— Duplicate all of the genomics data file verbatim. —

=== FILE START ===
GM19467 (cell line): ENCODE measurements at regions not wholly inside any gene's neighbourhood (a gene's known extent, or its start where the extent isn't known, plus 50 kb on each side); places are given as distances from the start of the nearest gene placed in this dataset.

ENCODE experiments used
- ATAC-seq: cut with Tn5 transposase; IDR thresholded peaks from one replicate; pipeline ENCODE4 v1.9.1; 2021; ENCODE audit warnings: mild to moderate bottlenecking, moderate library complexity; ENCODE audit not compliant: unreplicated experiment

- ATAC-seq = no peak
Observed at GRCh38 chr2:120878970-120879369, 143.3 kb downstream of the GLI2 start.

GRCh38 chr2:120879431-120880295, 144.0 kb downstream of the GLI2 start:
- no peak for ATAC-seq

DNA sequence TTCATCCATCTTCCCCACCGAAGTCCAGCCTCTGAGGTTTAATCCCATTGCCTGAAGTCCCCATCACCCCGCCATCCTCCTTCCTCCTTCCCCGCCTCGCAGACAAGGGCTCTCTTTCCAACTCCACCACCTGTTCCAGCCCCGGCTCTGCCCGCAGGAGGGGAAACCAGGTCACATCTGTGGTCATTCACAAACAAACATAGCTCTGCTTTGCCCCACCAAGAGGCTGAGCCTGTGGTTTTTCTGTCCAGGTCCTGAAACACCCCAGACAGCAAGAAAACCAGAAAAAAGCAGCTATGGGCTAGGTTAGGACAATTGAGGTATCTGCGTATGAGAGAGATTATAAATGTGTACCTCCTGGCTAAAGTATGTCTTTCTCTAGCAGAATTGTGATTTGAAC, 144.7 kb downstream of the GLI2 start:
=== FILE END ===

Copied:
GM19467 (cell line): ENCODE measurements at regions not wholly inside any gene's neighbourhood (a gene's known extent, or its start where the extent isn't known, plus 50 kb on each side); places are given as distances from the start of the nearest gene placed in this dataset.

ENCODE experiments used
- ATAC-seq: cut with Tn5 transposase; IDR thresholded peaks from one replicate; pipeline ENCODE4 v1.9.1; 2021; ENCODE audit warnings: mild to moderate bottlenecking, moderate library complexity; ENCODE audit not compliant: unreplicated experiment

- ATAC-seq = no peak
Observed at GRCh38 chr2:120878970-120879369, 143.3 kb downstream of the GLI2 start.

GRCh38 chr2:120879431-120880295, 144.0 kb downstream of the GLI2 start:
- no peak for ATAC-seq

DNA sequence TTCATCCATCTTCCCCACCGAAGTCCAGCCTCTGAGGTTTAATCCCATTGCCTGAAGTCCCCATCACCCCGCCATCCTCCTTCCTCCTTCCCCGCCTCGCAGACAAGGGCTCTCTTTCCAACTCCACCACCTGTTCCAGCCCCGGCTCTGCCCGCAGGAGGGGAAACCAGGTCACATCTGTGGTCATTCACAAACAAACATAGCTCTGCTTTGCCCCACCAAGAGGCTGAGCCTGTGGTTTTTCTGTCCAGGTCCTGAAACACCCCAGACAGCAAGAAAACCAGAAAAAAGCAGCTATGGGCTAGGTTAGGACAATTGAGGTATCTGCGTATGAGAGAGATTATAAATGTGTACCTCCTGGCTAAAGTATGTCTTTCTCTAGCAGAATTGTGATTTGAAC, 144.7 kb downstream of the GLI2 start: